Tell objects what you want them to do; do not ask them questions about their state, make a decision, and then tell them what to do.
The problem is that, as the caller, you should not be making decisions based on the state of the called object that result in you then changing the state of the object. The logic you are implementing is probably the called object’s responsibility, not yours. For you to make decisions outside the object violates its encapsulation.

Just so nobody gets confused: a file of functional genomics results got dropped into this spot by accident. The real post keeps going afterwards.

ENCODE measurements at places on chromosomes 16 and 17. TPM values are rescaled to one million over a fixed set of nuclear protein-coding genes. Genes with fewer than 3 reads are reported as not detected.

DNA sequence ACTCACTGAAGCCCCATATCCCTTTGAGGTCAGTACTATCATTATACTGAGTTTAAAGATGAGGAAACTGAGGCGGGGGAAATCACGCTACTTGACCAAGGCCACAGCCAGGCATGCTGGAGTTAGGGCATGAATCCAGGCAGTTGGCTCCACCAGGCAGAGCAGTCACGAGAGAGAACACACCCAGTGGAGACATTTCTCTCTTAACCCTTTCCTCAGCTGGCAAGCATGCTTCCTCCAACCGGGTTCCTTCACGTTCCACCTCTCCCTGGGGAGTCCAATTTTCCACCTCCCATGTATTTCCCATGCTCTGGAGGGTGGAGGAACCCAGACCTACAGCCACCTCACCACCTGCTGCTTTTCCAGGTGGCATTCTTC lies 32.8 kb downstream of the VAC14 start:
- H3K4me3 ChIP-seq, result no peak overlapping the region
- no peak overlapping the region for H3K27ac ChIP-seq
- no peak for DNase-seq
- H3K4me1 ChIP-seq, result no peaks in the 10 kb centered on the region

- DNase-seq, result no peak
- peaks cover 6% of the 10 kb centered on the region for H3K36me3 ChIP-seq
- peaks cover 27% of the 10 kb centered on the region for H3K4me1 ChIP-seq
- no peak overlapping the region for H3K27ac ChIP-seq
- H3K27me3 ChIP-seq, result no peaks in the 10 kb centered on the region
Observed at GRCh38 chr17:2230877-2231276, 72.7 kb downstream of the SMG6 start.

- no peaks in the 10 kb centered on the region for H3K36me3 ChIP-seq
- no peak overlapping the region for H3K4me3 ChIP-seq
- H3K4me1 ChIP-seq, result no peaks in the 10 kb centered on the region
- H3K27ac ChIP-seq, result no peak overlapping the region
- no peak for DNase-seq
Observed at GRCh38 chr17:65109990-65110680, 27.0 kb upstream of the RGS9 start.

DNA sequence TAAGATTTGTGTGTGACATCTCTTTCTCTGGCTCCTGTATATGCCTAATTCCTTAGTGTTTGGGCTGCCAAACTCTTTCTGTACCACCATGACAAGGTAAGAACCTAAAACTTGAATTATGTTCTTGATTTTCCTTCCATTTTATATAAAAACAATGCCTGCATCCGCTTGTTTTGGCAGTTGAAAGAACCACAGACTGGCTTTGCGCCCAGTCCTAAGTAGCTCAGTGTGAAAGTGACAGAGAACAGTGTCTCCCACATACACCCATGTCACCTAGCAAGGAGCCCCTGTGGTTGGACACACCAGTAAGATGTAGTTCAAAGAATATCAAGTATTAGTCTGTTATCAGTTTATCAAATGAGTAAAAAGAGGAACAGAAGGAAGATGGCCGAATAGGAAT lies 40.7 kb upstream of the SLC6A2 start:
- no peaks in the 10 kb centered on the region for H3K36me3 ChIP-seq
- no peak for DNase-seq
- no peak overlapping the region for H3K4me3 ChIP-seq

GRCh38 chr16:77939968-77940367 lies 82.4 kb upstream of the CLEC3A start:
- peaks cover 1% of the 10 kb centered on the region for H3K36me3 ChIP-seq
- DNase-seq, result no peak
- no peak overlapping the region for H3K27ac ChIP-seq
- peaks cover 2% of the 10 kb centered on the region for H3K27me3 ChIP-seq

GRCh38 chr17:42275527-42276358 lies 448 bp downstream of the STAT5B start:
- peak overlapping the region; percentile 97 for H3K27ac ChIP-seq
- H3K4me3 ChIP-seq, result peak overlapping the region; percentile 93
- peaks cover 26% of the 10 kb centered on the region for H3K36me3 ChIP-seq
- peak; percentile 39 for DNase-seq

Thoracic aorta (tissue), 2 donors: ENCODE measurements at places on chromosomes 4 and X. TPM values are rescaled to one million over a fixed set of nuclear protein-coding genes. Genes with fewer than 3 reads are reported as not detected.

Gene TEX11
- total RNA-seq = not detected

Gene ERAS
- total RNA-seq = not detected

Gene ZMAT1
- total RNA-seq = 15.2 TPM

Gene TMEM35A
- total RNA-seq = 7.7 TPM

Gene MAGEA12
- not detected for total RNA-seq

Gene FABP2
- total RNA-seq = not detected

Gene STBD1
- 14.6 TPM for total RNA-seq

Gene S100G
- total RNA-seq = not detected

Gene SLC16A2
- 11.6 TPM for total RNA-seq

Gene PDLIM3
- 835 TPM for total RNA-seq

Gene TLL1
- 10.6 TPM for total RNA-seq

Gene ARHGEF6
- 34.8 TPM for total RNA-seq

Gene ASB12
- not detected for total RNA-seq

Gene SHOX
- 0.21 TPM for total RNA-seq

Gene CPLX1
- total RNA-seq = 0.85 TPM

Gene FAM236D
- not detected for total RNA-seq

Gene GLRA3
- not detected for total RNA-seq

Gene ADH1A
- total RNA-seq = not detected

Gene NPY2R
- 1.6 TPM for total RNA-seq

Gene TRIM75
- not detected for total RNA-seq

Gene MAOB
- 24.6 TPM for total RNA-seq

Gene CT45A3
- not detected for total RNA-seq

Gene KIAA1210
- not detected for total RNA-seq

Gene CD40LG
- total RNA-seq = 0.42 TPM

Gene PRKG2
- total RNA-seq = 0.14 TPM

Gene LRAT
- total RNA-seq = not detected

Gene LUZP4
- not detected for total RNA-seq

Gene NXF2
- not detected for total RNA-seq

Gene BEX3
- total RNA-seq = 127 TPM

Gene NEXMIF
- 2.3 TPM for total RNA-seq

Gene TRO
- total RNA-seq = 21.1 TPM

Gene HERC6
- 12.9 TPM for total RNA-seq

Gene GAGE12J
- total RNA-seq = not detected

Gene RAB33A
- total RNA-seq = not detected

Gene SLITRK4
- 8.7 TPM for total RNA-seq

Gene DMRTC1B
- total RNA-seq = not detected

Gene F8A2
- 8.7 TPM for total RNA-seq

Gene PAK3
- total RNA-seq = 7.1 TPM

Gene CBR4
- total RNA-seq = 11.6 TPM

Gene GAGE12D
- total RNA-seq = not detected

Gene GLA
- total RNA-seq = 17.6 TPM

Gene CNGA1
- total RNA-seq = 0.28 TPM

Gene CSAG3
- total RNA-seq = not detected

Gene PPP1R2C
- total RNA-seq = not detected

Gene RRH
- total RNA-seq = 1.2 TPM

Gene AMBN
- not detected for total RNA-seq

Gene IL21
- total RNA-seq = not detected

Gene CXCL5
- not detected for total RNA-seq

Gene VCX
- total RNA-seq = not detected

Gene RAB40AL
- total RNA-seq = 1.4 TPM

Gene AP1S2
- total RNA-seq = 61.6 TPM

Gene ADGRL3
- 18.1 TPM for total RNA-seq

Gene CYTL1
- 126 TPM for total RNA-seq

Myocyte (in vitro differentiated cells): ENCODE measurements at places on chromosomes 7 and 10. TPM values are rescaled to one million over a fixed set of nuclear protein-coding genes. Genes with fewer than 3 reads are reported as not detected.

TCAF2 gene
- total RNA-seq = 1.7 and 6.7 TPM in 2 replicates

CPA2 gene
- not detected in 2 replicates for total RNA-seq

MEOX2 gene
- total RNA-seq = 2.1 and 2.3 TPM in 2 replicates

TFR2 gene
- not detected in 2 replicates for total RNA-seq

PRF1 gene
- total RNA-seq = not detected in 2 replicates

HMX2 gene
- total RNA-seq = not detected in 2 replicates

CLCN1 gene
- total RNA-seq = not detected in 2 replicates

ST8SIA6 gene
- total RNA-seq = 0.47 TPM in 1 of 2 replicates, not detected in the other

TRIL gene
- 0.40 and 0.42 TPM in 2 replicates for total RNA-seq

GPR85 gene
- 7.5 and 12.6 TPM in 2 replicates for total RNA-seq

Sure, you may say, that’s obvious. I’d never write code like that. Still, it’s very easy to get lulled into examining some referenced object and then calling different methods based on the results. But that may not be the best way to go about doing it. Tell the object what you want. Let it figure out how to do it. Think declaratively instead of procedurally!
It is easier to stay out of this trap if you start by designing classes based on their responsibilities, you can then progress naturally to specifying commands that the class may execute, as opposed to queries that inform you as to the state of the object.